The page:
Fritz Habekuß

Editor | Author / Die Zeit

Fritz Habekuß, born in 1990 in Pritzwalk (Brandenburg), works as an editor for DIE ZEIT in Hamburg.
He studied science journalism at the TU Dortmund University with a focus on life sciences and medicine. During his studies, he wrote for "Spiegel Online", the "Süddeutsche Zeitung", the "Tagesspiegel" and the "ZEIT". After graduation, he interned at SPIEGEL in Washington, D.C.. 

As a reporter, he focuses mainly on ecology, nature, and the Anthropocene and on the fundamental relationship between man and nature: how humans define their role in the Anthropocene and how they deal with the existential threat of ecological crisis. But also which mechanisms are behind the destruction of nature and how things are connected in the global ecosystem earth.

His research has taken him to the Antarctic, to ancient oases in Oman, to villages in Rwanda, atolls in Indonesia, to remote glaciers in Greenland, and the beaches of Galapagos Island. 

Fritz Habekuß also writes books and works as a presenter. In May 2020 the bestselling non-fiction “ÜBER LEBEN – How to overcome the ecological crisis” was published by Penguin that he wrote together with Dirk Steffens.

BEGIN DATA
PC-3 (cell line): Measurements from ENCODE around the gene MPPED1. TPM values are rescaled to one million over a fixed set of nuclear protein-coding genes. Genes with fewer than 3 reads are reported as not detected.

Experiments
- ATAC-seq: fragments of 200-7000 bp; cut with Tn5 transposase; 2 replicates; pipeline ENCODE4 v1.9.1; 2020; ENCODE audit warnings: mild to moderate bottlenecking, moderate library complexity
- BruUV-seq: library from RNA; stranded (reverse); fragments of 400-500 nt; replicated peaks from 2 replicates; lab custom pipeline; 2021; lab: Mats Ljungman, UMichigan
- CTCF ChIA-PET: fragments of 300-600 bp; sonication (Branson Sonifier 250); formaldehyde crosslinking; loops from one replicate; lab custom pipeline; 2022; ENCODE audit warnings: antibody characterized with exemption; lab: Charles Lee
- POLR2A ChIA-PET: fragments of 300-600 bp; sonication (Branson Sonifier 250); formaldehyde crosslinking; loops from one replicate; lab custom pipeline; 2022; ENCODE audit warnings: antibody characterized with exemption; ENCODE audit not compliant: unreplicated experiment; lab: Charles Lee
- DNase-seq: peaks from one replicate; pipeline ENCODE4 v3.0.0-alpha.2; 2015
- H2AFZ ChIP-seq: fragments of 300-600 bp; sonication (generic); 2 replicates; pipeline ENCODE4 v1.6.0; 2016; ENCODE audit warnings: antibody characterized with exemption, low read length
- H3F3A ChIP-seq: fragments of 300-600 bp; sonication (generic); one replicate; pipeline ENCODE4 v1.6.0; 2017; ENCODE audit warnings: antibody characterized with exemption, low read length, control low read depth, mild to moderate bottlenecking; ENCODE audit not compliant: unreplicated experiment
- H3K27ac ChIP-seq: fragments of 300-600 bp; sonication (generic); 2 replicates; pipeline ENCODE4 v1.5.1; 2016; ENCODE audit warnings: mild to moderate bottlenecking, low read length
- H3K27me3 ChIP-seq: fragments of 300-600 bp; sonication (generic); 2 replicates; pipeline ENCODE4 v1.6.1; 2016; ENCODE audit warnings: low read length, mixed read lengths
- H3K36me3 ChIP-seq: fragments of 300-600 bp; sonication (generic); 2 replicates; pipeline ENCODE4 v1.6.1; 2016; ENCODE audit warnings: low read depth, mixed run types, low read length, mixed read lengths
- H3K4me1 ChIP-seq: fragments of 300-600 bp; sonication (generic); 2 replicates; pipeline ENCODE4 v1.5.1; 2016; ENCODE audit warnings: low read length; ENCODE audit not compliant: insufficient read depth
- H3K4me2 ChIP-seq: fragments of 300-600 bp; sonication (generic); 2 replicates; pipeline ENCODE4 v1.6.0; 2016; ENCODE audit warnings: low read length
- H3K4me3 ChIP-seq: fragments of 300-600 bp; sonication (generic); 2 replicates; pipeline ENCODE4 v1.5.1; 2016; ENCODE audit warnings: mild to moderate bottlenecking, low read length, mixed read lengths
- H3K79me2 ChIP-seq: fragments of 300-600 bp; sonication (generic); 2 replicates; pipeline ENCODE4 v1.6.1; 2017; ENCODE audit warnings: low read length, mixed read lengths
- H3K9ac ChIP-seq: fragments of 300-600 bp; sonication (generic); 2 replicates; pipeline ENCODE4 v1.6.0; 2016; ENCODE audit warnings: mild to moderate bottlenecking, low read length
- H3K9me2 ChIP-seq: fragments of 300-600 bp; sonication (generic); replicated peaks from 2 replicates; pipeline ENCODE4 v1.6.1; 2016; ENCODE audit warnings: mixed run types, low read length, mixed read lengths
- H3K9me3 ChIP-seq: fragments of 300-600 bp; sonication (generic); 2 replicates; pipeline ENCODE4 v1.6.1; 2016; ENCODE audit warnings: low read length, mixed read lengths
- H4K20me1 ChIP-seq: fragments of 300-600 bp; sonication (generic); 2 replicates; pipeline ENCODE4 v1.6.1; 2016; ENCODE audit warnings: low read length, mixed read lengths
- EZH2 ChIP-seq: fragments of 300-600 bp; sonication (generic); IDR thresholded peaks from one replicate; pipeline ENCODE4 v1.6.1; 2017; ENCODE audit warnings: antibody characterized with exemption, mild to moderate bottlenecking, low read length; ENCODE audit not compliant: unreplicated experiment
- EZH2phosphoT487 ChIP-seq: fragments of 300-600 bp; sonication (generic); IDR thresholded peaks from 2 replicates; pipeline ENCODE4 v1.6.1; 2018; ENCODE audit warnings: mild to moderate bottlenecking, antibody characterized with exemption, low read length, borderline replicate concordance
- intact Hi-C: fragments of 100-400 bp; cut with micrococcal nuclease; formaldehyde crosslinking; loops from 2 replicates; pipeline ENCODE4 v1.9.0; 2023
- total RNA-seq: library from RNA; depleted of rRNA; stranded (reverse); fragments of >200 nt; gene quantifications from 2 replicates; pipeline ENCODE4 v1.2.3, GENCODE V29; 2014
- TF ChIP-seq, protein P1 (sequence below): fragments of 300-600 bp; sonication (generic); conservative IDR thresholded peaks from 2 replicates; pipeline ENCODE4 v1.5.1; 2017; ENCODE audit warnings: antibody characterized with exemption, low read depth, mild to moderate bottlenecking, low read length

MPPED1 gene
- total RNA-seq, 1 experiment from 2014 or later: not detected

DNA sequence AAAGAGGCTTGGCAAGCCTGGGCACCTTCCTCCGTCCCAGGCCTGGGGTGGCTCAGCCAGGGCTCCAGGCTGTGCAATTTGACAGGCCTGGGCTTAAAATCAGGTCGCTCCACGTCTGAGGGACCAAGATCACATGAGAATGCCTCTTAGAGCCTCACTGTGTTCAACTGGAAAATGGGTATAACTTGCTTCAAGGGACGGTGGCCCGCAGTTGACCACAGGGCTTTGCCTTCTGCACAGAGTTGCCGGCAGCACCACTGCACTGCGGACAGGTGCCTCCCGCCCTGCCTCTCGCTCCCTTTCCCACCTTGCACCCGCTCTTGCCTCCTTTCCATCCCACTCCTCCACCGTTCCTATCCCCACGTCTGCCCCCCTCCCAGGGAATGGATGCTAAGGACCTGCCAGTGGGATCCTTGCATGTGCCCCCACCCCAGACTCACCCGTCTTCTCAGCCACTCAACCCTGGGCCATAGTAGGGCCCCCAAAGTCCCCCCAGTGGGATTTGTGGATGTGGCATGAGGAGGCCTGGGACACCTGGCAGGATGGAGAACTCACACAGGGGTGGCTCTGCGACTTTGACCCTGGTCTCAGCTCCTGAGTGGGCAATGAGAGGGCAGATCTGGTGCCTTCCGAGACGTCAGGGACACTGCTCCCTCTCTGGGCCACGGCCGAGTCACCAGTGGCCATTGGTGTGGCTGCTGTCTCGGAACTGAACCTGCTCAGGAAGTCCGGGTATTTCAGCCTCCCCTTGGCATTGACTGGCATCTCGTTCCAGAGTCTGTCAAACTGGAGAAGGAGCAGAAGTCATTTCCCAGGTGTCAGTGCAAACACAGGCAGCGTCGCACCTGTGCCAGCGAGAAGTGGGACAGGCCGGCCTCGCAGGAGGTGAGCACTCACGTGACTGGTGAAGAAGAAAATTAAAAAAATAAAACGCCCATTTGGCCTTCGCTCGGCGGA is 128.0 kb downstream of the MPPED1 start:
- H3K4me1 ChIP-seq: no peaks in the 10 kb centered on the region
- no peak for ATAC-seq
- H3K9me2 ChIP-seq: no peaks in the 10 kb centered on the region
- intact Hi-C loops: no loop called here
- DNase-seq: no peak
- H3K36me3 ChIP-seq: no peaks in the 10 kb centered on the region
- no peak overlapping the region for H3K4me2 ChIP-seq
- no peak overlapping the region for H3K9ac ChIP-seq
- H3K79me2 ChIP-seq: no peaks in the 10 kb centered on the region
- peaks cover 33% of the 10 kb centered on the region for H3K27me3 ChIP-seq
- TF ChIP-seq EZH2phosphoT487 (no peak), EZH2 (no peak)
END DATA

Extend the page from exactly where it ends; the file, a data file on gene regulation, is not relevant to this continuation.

Granting Nature Legal Rights: a path towards a balance between people and the natural world?

Fritz Habekuß, Editor at ZEIT, Author I Dirk Steffens (Terra X), Host, Science Journalist, Nature Filmmaker

What if we invite the river to take a seat in the courtroom?
The impact and the price that nature, and ultimately we humans, pay as a result of excessive exploitation and ruthless economic interests is becoming increasingly clear. More and more court rulings and laws around the world are granting rights to nature in order to protect and preserve it. A case study from the South down the Mississippi River [...]


Rebuilding Paradise | German Premiere

Documentary I Ron Howard I USA I 2020 I 95 Min I OV with German subtitles

The fire comes and within hours more than 80 people are dead, 50,000 lose their homes: Ron Howard's film documents a catastrophe. And shows people who develop almost superhuman powers. [...]